Ribeiro Goncalves, who was assigned the rate of Damage Controlman, will remain at Great Lakes Naval Station for approximately 10 weeks to attend his “A” School. His wife will be in San Antonio, Texas to begin approximately 19 weeks of “A” School training as a reservist Hospital Corpsman. They plan to reunite at Ribeiro Goncalves’ first duty station once their training is complete.

What advice do they have for future couples headed to Navy boot camp?

“A strong relationship makes everything better,” Ribeiro Goncalves said. “I was looking forward to the day I would see her again. I had full confidence that she would be doing well and I’m sure she felt the same. We know each other’s potential.”

“Trust in each other, because it’s hard,” Ribeiro said. “It’s really hard not knowing what’s going on outside of your barracks. Respect each other and realize it’s only temporary; it’s only eight weeks and that’s nothing compared to your whole life.”

Boot camp is approximately eight weeks and all enlistees into the U.S. Navy begin their careers at the command. Training includes physical fitness, seamanship, firearms, firefighting and shipboard damage control along with lessons in Navy heritage and core values, teamwork and discipline. More than 35,000 recruits are trained annually at RTC and begin their Navy careers.

Source: Navyoutreach.com

Workplace Etiquette You Should Know

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Business men in smart casual wear shaking hands in office

How you present yourself to others in the business world speaks volumes. People often form first impressions about others within seconds of first meeting them therefore it is crucial to ensure you are properly prepared to present yourself as a professional. Here are some important tips on dealing with people, communicating, and interacting at meetings that will help you make a good impression.

Dealing with People

How you treat people says a lot about you.

  • Learn names and learn them quickly. A good tip for remembering names is to use a person’s name three times within your first conversation with them. Also, write names down and keep business cards. People know when you don’t know their names and may interpret this as a sign that you don’t value them.
  • Don’t make value judgments on people’s importance in the workplace. Talk to the maintenance staff members and to the people who perform many of the administrative support functions. These people deserve your respect!
  • Self-assess: Think about how you treat your supervisor(s), peers, and subordinates. Would the differences in the relationships, if seen by others, cast you in an unfavorable light? If so, find where the imbalance exists, and start the process of reworking the relationship dynamic.
  • What you share with others about your personal life is your choice, but be careful. Things can come back to haunt you. Don’t ask others to share their personal lives with you. This makes many people uncomfortable in the work space.
  • Respect people’s personal space. This may be very different than your own.

Communicating Effectively

It’s sometimes not what you say, but how you say it that counts!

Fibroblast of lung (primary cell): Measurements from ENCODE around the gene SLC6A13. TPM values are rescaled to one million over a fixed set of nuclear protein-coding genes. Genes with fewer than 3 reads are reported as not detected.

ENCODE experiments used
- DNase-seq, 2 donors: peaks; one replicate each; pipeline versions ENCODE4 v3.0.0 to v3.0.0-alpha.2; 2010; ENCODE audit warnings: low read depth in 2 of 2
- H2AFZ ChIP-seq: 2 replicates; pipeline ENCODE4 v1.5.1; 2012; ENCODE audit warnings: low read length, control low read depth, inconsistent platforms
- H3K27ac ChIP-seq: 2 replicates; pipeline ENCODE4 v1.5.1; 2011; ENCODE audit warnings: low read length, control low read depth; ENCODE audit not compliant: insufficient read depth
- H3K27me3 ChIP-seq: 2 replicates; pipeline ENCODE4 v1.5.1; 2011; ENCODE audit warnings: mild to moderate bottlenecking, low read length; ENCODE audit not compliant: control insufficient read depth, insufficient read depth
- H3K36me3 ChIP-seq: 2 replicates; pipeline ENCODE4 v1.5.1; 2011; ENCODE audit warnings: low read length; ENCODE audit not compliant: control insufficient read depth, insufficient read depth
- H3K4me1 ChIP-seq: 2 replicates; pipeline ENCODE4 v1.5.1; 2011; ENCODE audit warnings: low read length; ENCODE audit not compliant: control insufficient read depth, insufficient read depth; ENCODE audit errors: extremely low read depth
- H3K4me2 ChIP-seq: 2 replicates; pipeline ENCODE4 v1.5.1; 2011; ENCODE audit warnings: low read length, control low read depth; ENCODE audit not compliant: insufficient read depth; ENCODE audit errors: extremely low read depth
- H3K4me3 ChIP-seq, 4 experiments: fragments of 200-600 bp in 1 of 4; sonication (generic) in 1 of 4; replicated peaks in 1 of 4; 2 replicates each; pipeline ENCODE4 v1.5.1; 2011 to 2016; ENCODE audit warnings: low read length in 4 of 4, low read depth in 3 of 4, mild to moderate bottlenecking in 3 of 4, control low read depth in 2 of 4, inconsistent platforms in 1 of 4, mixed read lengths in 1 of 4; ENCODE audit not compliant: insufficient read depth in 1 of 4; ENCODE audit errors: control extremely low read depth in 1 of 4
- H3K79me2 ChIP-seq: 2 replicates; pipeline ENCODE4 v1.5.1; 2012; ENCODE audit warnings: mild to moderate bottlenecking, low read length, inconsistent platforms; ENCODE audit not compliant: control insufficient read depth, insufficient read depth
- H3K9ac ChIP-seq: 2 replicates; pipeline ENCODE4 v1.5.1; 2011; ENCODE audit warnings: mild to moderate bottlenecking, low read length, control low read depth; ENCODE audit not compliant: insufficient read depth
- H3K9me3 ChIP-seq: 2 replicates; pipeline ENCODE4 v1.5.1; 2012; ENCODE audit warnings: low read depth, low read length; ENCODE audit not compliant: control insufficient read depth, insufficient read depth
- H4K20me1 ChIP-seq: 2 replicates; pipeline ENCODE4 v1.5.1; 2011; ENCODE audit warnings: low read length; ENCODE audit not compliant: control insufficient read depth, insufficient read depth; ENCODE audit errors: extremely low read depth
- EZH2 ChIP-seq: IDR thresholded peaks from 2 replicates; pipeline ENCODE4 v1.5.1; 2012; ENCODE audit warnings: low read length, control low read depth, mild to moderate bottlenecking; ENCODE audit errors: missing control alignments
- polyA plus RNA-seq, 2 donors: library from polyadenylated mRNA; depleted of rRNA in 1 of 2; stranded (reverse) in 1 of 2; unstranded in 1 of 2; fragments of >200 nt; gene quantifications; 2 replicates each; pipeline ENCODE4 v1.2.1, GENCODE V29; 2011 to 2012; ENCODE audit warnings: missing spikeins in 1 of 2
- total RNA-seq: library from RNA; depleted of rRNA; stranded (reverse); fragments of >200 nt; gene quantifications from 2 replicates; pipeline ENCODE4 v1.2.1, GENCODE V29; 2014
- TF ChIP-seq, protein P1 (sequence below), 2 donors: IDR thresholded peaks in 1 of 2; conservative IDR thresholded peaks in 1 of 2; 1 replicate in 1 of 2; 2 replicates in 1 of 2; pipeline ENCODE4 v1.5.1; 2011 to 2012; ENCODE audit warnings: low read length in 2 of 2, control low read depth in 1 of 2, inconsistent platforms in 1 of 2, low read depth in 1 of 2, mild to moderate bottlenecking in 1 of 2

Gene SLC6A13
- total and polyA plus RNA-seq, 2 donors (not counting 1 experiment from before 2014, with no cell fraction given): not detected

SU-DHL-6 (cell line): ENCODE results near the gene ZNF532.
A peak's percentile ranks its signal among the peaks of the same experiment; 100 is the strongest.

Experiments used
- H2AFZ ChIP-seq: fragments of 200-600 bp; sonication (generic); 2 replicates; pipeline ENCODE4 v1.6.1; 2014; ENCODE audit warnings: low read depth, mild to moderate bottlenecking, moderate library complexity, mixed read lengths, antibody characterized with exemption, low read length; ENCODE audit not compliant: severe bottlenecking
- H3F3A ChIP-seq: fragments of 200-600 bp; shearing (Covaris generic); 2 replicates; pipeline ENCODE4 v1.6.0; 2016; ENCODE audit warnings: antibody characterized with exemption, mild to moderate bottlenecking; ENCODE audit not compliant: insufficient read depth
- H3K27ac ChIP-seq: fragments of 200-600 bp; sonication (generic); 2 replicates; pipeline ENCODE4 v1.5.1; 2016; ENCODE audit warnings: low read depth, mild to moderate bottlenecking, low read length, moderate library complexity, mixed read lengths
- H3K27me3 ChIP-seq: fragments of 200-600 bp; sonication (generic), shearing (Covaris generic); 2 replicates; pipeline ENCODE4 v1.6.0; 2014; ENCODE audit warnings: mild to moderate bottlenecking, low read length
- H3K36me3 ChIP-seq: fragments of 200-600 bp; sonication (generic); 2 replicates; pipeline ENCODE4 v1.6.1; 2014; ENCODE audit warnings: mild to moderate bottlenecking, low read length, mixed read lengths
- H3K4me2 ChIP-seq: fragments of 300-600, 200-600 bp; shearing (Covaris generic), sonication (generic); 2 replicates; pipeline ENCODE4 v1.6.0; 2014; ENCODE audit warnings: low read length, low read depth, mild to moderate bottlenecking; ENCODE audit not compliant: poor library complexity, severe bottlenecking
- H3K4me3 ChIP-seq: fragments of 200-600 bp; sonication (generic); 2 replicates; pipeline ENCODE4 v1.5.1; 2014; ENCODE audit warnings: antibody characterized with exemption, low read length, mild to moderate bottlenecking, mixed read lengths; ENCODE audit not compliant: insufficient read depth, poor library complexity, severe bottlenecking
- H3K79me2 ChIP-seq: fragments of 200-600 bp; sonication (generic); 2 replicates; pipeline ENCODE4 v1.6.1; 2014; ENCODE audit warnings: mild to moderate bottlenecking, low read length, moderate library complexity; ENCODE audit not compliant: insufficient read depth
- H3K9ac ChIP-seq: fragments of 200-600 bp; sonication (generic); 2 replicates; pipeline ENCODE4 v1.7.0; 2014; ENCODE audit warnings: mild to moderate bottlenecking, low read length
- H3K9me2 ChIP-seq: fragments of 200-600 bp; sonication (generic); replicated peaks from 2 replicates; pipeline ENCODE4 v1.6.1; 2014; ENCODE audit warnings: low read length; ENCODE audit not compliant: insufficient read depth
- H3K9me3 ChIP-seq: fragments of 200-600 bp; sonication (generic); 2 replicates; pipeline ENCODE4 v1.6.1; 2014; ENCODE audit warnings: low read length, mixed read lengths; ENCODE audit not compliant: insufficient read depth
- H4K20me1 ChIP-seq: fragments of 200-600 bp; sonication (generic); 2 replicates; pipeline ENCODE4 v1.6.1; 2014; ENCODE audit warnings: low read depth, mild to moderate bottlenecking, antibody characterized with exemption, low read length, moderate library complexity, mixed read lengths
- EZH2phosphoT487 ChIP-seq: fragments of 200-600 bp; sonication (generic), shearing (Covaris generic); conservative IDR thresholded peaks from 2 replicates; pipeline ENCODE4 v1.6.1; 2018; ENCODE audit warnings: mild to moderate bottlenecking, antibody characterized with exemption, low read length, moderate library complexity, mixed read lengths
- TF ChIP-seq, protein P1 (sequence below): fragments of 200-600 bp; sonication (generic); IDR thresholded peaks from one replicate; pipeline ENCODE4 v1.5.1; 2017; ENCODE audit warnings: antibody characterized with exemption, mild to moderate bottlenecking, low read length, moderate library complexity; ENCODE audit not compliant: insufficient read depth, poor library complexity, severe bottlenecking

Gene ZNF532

• Return phone calls and emails within 24 hours – even if only to say that you will provide requested information at a later date.
  • Ask before putting someone on speakerphone.
  • Personalize your voice mail – there’s nothing worse than just hearing a phone number on someone’s voice mail and not knowing if you are leaving a message with the correct person. People may not even leave messages.
  • Emails at work should be grammatically correct and free of spelling errors. They should not be treated like personal email.
  • When emailing, use the subject box, and make sure it directly relates to what you are writing. This ensures ease in finding it later and a potentially faster response.
  • Never say in an email anything you wouldn’t say to someone’s face.
  • Underlining, italicizing, bolding, coloring, and changing font size can make a mild email message seem overly strong or aggressive.

Navigating Office Meetings

This can easily be the most intimidating part of starting a new job. The environment of a meeting requires some careful navigation to maintain your professional image, whether the meetings are one-on-one, with several colleagues or with external clients.

  • For a meeting in someone’s office, don’t arrive more than five minutes early, as they may be prepping for your meeting, another meeting later that day, or trying to get other work done. You may make them uncomfortable, and that is not a good way to begin your meeting.
  • Don’t arrive late…ever. If you are going to be late, try to let someone know so that people are not sitting around waiting for you. Don’t forget that being on time for a meeting means arriving 5 minutes early – for an interview, arrive 10 minutes early.
  • When a meeting runs late and you need to be somewhere else, always be prepared to explain where you need to be (understanding that the value of where you need to be will likely be judged).
  • Do not interrupt people. This is a bad habit to start and a tough one to end.
  • There is a time and place for confrontation, and a meeting is almost never that place. You will embarrass and anger other people, and you will look bad for doing it. Give people time and space outside of meetings to reflect on issues that need to be dealt with.

Source: Columbia University, Center for Career Education